The Gregory School began as the idea of newspaperwoman Ruth McCormick “Bazy” Tankersley.

Tankersley was born in Chicago in 1921 to Joseph Medill McCormick, a U.S. senator, and Ruth Hanna McCormick, a congresswoman. Both of her parents were involved in the newspaper industry, and she went on to become publisher of the Washington Times-Herald before it was bought out by the Washington Post.

Tankersley, who bred Arabian horses in Tucson, shared her mother’s passion for education and decided in 1978 that Tucson needed another private high school. She bought a book on how to start a school and wrote to the National Association of Independent Schools seeking materials and information. She envisioned an Episcopal college-preparatory school here and enlisted the support of the Rev. Roger Douglas, then rector of the St. Philip’s in the Hills Episcopal Church, and a few interested friends. In time, an independent board of trustees was formed to incorporate the school as a 501 c(3) entity, able to receive tax-deductible gifts.

Jane Ivancovich. Courtesy of The Gregory School

Jane Ivancovich joined Tankersley as the school’s main benefactors during the startup phase. Ivancovich — whose husband was Byron Ivancovich, an attorney from a pioneer Tucson family — was a devout Roman Catholic. When Tankersley offered her the opportunity to name the school, she conferred with her spiritual advisor, who suggested Saint Gregory I (Gregory the Great), the patron saint of teachers and students. Soon after, the board approved naming the school St. Gregory.

In June 1979, Tankersley was interviewed about her reasons for starting a new school.

“I’m not disappointed with public schools here, I’m just a big believer in parochial-school education,” she said. “It’s wonderful to have lots of alternatives for education available — competition in education is just as good as competition in any other field.”

The first board of trustees included Tankersley, the Rev. Douglas, Hermann Bleibtreau, Dianne Bret Harte, Richard Dufflield, Michael Farley, William Freeman, Judge Harry Gin, Margaret Gleason and Raquel Goldsmith. The board conducted a national search for a headmaster and chose the Rev. Russell W. “Russ” Ingersoll, who had been chaplain and religion instructor at private schools in Minnesota and New Hampshire. He had also been rector and headmaster at private boarding schools in Wisconsin and Virginia.

Margaret Modine. Courtesy of The Gregory School

Within the first year, Margaret Modine-Gomez joined Tankersley and Ivancovich as the third benefactor for the fledgling school. In December 1979, George Rosenberg, who had been an editor with the Tucson Citizen and was well-connected in town, was hired as development director.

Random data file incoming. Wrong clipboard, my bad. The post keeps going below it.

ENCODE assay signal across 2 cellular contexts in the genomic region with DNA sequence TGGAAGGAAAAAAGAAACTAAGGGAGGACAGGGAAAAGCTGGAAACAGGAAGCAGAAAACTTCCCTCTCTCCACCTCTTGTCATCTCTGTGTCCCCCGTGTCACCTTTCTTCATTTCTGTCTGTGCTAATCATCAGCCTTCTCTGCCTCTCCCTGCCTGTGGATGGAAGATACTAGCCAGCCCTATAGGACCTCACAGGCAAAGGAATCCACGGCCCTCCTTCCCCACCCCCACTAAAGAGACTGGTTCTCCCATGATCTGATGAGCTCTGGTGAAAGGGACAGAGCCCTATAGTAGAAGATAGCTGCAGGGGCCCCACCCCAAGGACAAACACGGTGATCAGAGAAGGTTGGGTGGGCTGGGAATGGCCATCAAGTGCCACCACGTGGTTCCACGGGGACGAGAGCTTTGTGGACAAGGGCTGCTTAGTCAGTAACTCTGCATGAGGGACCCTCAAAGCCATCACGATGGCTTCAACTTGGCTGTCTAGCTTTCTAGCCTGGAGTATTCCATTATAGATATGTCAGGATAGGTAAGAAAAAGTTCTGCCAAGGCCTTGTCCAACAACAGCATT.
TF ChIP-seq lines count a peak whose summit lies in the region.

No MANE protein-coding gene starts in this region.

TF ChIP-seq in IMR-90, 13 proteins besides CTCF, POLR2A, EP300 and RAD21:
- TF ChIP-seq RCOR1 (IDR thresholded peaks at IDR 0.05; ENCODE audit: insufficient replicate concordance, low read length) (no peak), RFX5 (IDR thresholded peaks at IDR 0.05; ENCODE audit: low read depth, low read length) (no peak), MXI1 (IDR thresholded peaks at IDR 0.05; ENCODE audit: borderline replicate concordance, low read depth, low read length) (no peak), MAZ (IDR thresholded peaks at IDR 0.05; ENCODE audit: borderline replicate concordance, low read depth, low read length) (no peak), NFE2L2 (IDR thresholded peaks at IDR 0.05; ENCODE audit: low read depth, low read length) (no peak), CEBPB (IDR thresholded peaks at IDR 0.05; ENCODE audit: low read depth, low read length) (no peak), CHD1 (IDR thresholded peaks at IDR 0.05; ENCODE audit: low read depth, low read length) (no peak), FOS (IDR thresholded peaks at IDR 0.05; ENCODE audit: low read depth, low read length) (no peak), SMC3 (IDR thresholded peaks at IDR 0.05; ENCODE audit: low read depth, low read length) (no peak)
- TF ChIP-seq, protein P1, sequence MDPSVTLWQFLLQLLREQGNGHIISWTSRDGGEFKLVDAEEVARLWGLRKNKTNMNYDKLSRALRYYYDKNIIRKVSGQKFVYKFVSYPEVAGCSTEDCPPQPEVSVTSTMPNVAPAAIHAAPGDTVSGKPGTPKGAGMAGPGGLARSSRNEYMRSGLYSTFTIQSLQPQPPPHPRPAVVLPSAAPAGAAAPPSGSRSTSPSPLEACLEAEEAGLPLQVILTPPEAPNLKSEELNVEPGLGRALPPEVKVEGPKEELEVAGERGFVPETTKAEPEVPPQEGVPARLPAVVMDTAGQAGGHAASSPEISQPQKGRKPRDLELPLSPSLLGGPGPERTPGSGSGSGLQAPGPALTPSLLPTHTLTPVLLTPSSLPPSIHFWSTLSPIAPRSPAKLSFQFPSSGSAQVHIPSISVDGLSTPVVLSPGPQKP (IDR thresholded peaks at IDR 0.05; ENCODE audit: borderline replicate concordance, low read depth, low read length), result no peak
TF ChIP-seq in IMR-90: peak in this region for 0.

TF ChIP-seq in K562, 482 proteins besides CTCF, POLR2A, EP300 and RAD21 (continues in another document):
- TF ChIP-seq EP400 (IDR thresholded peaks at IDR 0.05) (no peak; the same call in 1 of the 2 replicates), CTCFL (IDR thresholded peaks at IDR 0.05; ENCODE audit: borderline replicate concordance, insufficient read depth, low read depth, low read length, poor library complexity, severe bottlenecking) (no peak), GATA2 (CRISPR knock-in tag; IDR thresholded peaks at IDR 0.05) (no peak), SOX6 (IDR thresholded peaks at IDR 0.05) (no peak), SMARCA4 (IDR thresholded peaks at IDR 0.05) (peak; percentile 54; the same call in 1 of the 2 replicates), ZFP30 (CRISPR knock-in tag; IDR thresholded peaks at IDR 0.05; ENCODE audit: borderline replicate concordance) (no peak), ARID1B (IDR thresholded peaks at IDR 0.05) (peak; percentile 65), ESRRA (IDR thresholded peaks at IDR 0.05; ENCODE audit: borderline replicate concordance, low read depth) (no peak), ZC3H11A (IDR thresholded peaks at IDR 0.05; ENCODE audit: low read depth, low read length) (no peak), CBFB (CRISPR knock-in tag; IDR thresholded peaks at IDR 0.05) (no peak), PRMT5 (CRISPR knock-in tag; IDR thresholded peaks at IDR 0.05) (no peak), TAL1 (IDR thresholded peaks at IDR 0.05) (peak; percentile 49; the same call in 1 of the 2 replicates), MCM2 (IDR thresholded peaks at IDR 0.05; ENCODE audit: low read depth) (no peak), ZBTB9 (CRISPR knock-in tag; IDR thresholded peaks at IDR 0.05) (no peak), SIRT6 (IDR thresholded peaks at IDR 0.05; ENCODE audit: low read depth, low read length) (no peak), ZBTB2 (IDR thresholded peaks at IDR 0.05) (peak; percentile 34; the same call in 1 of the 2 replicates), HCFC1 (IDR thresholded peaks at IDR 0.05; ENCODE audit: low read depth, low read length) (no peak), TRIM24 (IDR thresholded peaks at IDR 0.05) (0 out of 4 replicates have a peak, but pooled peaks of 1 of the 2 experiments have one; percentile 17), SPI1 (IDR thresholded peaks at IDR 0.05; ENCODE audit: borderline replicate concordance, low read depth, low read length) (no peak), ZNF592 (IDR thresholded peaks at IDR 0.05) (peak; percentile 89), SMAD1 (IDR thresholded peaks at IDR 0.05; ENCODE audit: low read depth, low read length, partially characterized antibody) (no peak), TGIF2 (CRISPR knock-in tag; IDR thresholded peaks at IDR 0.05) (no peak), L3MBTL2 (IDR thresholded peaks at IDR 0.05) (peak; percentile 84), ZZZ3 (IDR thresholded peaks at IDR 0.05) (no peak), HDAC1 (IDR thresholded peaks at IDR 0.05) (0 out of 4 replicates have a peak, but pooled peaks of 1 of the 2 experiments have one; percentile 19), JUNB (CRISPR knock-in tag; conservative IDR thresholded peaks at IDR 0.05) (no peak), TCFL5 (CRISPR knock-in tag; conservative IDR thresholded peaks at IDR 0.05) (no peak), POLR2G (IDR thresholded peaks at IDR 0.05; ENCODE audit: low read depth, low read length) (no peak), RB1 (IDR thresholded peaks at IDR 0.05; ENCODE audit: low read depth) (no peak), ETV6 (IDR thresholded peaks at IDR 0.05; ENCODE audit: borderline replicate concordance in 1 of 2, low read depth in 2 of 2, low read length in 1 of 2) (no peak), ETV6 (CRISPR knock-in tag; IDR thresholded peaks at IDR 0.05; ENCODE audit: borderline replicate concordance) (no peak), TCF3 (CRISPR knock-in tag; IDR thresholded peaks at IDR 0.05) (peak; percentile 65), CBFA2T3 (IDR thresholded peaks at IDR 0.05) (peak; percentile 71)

Ingersoll’s initial duties were to develop a rigorous curriculum, hire a first-rate faculty and market St. Gregory to the local community.

Working out of a rented trailer in St. Philip’s unpaved parking lot, he began searching for faculty. He invited the finalists to Tucson for a conference to help identify which ones were the best fit for the new school. By January 1980, he had hired the school’s first teachers: Christopher Boyle of Delaware for English, Vinton Geistfeld of Minnesota for math, Oscar Morales of Tucson for languages and Howard Zeskind of Washington, D.C., for history.

Meanwhile, a site committee searched for suitable land and, in March 1980, chose a parcel on North Craycroft Road near East River Road. It had been part of the Fort Lowell Military Reserve in the late 1800s, then was included in the William Haynes homestead property. It had several successive owners until Dickson B. Potter purchased the land on Dec. 4, 1945.

Potter was a New York native but had maintained a home in Tucson since the late 1930s. He and his wife, Sue, founded the Potter School for Girls across the street from the Arizona Inn on Elm Street, along Potter Place. His Tucson land became known as the Potter Ranch; a ranch house and stables were constructed for the riding master who lived there and taught English and Western style riding (plus jumping to girls whose parents granted their permission).

In late 1980, the school had its first open house. Ingersoll, who now lives in North Carolina, remembers that day: “The open house was hardly a tour of the school, since none of the renovation work had begun. All we had to show in terms of (the) physical plant was a ranch house waiting to be renovated. What we did tout, however, was our philosophy, our curriculum, our teachers and our strategic plan.

“That we were able to accept to the school in excess of 40 able and motivated students and their families for our inaugural year — though smaller than what was first projected — was an excellent start given the delay caused by our late acquisition of land.”

St. Gregory Episcopal High School opened on Sept. 5, 1980, with about 50 students. Eventually the school ended its affiliation with St. Philip’s and became a non-religious educational institution, known as St. Gregory High School. It recently changed its name to The Gregory School.